Here’s a headline you don’t see every day:
How A Startup Grew 600 Percent By Telling The Story Behind Products
I’d call this an endorsement for the power of storytelling.
The article captures the essence of AHALife and its founder Shauna Mei.
Her team of curators travel the world looking for cool stuff that you won’t find stocked at the local mall.
Like a yak scarf.
More than finding extraordinary goods by traipsing across the world, AHALife tells the stories behind these goods.
Or, to be precise, a scarf made of yak khullu, the wool that a baby yak sheds in the second year.
Which brings me to the point.
Such storytelling gives the shopper a sense of discovery.
A couple of Mei’s takes could be applied to any communications function:
“It’s very important to hear where someone gets their start from and where the inspiration started. Every time a designer comes in I ask where they are from and where they studied. It’s not just about their product. It’s what got you to the product too.”
Whether interviewing the CEO or a scientist in the bowels of R&D, asking about his or her background can be revealing, not to mention an effective ice-breaker.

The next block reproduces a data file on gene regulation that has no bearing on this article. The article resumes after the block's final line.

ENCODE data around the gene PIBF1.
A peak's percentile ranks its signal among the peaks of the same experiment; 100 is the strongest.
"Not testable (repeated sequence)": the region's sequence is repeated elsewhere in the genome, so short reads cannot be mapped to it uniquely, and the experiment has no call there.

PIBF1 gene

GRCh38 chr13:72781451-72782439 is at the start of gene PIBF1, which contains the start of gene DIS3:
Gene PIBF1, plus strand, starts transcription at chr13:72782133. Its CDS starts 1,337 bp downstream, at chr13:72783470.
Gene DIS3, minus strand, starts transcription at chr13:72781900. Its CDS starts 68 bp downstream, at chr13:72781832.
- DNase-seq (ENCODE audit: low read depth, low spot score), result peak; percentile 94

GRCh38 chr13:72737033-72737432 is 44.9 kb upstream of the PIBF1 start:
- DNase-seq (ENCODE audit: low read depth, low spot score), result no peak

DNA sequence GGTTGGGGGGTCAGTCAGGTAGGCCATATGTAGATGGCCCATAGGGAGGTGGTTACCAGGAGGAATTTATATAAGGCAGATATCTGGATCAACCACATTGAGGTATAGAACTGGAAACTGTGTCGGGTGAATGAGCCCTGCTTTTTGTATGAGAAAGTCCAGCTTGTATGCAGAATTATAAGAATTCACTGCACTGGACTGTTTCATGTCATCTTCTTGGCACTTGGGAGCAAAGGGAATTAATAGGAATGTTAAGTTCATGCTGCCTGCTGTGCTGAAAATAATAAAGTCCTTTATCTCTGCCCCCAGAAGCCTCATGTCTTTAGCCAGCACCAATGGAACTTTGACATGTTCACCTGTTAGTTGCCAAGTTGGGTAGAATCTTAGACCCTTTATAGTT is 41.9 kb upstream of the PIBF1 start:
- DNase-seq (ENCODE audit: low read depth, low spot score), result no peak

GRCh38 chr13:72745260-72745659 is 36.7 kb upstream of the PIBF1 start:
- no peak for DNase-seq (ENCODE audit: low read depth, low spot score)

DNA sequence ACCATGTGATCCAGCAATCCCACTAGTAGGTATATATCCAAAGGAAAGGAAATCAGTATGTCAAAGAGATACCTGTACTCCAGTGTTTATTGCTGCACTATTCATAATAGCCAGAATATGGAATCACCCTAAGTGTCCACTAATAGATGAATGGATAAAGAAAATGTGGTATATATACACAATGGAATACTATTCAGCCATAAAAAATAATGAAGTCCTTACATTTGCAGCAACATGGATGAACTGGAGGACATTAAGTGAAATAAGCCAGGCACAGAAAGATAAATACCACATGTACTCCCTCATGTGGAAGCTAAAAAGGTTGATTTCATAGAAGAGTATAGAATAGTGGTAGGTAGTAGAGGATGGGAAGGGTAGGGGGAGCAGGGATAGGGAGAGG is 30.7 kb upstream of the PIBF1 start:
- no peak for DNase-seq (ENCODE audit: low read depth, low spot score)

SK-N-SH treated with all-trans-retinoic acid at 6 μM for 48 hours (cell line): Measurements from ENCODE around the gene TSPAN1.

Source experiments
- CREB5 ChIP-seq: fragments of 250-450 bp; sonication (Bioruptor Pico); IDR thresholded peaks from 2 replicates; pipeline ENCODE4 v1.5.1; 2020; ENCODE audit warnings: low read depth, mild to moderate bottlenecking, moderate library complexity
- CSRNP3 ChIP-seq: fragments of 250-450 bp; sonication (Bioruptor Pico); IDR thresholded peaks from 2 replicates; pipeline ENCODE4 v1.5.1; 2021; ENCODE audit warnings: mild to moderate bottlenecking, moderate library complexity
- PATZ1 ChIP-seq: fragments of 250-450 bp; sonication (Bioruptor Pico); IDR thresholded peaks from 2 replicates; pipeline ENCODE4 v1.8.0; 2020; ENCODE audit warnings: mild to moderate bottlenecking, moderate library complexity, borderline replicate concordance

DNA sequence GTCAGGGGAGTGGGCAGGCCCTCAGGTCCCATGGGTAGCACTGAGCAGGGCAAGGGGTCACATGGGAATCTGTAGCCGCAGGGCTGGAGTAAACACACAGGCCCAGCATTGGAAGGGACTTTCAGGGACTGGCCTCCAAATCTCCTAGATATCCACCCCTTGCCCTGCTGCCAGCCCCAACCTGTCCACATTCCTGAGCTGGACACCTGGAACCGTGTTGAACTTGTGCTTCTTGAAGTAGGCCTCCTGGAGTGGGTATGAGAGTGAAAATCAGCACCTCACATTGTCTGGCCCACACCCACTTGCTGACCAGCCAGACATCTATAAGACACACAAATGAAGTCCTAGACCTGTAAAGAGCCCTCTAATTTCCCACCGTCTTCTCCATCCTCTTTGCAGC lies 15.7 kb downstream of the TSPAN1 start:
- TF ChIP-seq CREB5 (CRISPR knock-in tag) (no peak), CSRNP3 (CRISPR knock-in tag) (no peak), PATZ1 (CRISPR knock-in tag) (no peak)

I also agree with Mei’s point that documenting the process from “creating to manufacturing, packaging and selling” provides fodder for storytelling.
“You might not think this is interesting, but people who buy for quality really care about the process. Our customers care about a certain workmanship and quality with their purchases.”
While the perspective comes from a consumer orientation, I would argue the same holds true in the B2B world. It doesn’t matter whether you make software for the data center or semiconductor capital equipment, taking customers/prospects behind the scenes to the source of inspiration cultivates a connection.
I’ve discussed how Groupon has embraced storytelling as a differentiator, but there’s something fresh about AHALife.
I suspect I’ll be spending more time on the site and will dutifully report back.
Just don’t expect me to shell out 1,100 bucks for the yak shawl, even if it is softer than cashmere.